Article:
Children denied education over nationality

Children denied education over nationality

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Children denied education over nationality

PUNE: It has been over five months since 63-year-old H Khan’s grandchildren were asked to leave their school. In January, the school also returned the children’s’ admission fee. Khan claims the reason is because their father is a Pakistan national.

School authorities have maintained that the children were only given provisional admission and were asked to leave the institution due to non-submission of relevant documents. State education minister Vinod Tawde has promised to look into the matter stating that no child will be denied education in the country simply due to their nationality.

While the two children were admitted to Maharashtra Cosmopolitan Education Society (MCES) English medium primary school at the beginning of this academic year, trouble started when Khan sought a bona fide certificate from the institution. “This was around the time of the Uri attack when the relationship between India and Pakistan was at its worst. The school refused to give a bona fide certificate and eventually told me not to send the children to school,” Khan recalls.

Khan’s daughter moved to Pakistan in search of a job 17 years ago. There she fell in love with a Pakistani national and was married in 1999. She also became a Pakistani national. They had four children, two boys and two girls.

“My daughter was then diagnosed with cancer. After that, her husband left her and washed his hands off any responsibility of the children. At the time, they were working and living in Dubai and the children were studying in a CBSE school. My daughter didn’t want her illness to affect their education so, in February 2015, the children came to live with me. The youngest daughter still lives with her in Dubai,” she said.

At first, the family considered sending the children to a boarding school. Khan looked for schools in Panchgani but the high cost of education restricted them to Pune. The eldest son is in Std X and has been admitted to a school in Ambe-Narhe, the younger son and daughter were in Std III and Std II at MCES English medium school until last September.

“The children, being Pakistani nationals, require a No Objection Certificate (NOC) from the Foreigners Regional Registration Office (FRRO). The FRRO office has said it will issue the NOC after getting a bona fide certificate from the school. But the school says that they will issue a bona fide only if the FRO office issues a NOC,” said Khan, who has been running from pillar to post seeking help over the last five months.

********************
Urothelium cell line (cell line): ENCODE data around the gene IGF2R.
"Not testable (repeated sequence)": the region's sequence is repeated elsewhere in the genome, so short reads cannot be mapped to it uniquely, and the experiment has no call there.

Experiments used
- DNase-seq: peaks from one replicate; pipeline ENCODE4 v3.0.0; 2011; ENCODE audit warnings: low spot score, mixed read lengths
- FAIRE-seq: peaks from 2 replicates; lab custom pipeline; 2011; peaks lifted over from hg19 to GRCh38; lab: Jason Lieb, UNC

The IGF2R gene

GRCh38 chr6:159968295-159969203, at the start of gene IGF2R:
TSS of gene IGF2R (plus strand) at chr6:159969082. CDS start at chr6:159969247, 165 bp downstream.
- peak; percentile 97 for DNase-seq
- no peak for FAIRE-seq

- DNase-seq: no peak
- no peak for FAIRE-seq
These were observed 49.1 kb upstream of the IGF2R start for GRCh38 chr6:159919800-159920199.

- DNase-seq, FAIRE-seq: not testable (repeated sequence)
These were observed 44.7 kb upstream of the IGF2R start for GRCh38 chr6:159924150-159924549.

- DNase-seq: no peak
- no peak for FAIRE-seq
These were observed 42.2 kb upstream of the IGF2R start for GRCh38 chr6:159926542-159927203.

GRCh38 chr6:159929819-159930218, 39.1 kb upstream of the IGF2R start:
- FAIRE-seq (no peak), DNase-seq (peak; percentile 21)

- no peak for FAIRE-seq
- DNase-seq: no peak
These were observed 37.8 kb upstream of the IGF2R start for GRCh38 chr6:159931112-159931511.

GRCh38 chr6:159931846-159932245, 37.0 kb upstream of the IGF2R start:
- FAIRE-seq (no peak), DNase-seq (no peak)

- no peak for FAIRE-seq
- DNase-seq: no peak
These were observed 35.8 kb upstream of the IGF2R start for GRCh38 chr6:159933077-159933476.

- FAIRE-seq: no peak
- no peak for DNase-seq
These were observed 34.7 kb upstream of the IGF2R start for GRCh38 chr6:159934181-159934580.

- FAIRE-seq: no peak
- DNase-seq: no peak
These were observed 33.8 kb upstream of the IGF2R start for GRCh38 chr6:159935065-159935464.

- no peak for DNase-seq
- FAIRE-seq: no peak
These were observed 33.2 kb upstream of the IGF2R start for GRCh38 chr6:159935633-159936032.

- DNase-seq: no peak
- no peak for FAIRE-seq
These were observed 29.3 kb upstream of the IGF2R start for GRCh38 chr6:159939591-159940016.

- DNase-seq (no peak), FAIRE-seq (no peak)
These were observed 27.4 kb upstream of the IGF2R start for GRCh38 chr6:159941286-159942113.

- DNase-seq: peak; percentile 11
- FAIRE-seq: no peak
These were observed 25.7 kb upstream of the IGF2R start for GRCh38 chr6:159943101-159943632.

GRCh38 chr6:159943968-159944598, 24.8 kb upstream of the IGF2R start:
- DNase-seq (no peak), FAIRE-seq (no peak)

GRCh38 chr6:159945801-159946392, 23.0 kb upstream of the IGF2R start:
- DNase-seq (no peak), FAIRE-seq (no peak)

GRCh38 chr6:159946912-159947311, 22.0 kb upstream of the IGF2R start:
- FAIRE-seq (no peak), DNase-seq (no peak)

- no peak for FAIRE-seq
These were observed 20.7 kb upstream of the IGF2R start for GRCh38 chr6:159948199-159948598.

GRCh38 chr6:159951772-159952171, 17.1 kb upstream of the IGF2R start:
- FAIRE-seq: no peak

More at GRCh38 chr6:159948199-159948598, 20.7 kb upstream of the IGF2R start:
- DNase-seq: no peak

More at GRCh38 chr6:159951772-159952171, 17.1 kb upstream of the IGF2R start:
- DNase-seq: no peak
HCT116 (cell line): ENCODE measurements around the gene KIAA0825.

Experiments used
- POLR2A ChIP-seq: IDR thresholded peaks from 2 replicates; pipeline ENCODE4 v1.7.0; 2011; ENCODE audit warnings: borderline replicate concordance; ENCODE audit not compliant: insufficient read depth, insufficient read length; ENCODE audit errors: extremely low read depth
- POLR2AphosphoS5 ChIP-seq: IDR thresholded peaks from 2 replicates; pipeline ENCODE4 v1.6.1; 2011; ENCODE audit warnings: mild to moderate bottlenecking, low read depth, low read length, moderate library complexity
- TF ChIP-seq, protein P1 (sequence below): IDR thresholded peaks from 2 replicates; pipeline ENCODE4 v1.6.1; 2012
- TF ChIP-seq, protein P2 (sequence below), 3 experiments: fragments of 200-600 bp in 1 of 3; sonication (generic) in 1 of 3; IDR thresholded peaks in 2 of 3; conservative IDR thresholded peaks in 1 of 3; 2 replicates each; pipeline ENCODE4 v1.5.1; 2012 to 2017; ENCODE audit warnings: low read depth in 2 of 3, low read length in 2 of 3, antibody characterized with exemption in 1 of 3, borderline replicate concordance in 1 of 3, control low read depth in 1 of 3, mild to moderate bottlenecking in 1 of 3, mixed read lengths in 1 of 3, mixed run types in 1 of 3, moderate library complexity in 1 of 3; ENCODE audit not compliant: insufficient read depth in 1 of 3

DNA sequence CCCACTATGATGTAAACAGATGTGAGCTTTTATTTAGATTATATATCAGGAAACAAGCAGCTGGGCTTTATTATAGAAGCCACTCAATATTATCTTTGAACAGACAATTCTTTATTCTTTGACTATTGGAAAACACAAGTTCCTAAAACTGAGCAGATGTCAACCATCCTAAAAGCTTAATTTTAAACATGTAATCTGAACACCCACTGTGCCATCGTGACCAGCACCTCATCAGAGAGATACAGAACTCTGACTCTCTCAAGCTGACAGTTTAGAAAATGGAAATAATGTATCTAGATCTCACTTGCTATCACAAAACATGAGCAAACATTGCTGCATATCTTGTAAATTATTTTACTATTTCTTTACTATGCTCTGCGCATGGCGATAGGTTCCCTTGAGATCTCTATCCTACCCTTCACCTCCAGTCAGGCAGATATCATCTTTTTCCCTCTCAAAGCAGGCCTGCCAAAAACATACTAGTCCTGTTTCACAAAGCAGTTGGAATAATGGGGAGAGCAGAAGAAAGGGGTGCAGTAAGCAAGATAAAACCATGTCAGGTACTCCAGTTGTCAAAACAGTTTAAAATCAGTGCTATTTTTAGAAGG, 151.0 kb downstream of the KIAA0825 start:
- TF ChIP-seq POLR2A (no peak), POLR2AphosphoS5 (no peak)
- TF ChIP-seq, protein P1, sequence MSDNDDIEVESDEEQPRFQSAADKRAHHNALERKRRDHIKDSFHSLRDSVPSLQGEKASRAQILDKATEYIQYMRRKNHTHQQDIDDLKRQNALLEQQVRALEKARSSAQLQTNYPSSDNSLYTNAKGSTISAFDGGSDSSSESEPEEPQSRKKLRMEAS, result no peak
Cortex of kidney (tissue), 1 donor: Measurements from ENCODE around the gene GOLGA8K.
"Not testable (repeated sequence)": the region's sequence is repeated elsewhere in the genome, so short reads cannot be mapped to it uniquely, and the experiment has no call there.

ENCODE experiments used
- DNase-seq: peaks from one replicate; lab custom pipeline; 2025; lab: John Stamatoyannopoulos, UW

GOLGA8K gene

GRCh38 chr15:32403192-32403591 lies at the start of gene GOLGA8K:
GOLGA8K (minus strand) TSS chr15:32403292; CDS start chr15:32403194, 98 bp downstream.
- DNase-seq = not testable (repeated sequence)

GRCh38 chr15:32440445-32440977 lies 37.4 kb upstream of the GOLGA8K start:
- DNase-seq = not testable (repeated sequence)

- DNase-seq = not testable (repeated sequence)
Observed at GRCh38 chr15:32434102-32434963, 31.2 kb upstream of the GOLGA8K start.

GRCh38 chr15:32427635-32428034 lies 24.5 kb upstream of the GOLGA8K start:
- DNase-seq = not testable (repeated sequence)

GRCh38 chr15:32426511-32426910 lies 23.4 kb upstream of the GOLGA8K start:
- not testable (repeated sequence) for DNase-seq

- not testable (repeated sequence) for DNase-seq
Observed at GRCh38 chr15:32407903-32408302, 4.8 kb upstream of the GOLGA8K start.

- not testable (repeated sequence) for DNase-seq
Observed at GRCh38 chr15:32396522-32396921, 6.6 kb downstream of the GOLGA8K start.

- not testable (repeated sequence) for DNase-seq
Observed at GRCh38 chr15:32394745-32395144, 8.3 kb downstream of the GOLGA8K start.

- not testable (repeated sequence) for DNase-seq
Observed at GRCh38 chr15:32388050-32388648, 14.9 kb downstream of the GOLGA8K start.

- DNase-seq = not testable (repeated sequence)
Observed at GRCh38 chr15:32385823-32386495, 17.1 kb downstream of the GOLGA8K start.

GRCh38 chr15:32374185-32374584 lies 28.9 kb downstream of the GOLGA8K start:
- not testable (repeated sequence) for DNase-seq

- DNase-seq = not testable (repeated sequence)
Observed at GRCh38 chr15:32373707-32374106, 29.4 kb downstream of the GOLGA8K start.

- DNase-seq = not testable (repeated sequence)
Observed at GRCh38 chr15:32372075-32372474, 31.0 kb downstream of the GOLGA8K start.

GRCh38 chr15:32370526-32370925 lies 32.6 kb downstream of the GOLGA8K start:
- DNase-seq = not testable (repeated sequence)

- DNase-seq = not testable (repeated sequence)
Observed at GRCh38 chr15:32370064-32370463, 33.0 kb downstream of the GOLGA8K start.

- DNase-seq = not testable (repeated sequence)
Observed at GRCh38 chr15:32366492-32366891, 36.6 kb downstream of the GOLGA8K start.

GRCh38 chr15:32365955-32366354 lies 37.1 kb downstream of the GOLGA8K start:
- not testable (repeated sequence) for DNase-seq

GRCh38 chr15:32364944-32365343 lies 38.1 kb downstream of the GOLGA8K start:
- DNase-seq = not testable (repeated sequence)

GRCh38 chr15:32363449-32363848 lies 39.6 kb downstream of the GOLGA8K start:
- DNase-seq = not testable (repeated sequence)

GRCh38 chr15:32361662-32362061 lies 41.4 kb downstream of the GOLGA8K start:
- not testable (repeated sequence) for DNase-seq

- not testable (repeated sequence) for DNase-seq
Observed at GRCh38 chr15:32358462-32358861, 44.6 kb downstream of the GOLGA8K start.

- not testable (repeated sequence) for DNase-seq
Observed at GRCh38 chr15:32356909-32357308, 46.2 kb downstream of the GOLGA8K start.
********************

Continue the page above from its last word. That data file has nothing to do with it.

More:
Finally, the school asked the students not to attend classes stating that the admission was given provisionally on condition that they submit the relevant documents.

“The entire paper work is complete. The children have a visa ‘under consideration’ until 2020. While my eldest grandson’s school had no problem issuing a bona fide certificate stating that he is a student of the institution, MCES says it can’t issue the bona fide letter as the students have not been studying there for a long time. While the children were prevented from attending school since September last year, the school management returned the fee only in January,” she added.

Khan points out that life is not easy for anybody with a Pakistani tag attached to them, especially in the present circumstances. She hardly ever refers to Pakistan by name in her conversations, always referring to the country as ‘that place’. While sitting in her small home, located in the Camp area, she keeps her voice low as she recounts her ordeal, lest her neighbours hear her.

“There is an increased tension between the two countries. They are so young that they don’t even understand what is happening. The children keep asking when they can go back to school. They are bright students and have got certificates of merit from previous schools. What wrong have they done that their future is being spoiled? I am now trying to seek admission in other schools,” said Khan.

Problems between two countries should not affect children’s education. I will look into the issue. We will see that no law is violated. At the same time, we also want to make sure that no child’s education is ruined. Once the case is studied, proper solution will be found. It is wrong to refuse admission to children just because the students are Pakistani but we also need to see what the law states in such cases

Vinod Tawde | state education minister

The students were given provisional admission. They had been studying here for some months when we came to know that they are from Pakistan. Despite telling the children’s’ grandmother to submit their education visa, among other documents, nothing was submitted to us. How can we allow the students to continue here without necessary documents, especially when we know they are from Pakistan? We cannot give them a bona fide certificate because they have not submit relevant documents. Hence, we have told the students to not come to school

Rabab Khan | principal, mces english medium school

What the FRRO says?

DCP Shrikant Pathak of the Foreigners Regional Registration Office (FRRO) in Pune said that the standard procedure is to get bona fide certificate before giving a no objection certificate. “How do we know if the student is actually studying in the school without a letter from the institution? This is a standard procedure even for other foreign nationals studying in various educational institutes across the city. No institute has any problem with issuing a bona fide certificate for their students. When a person’s visa extension is under consideration, he can stay in the country legally. While other nationalities get education visa, the same does not apply for those from Pakistan and they just get a general visa, issued by Ministry of External Affairs, to stay in the country,” Pathak explained.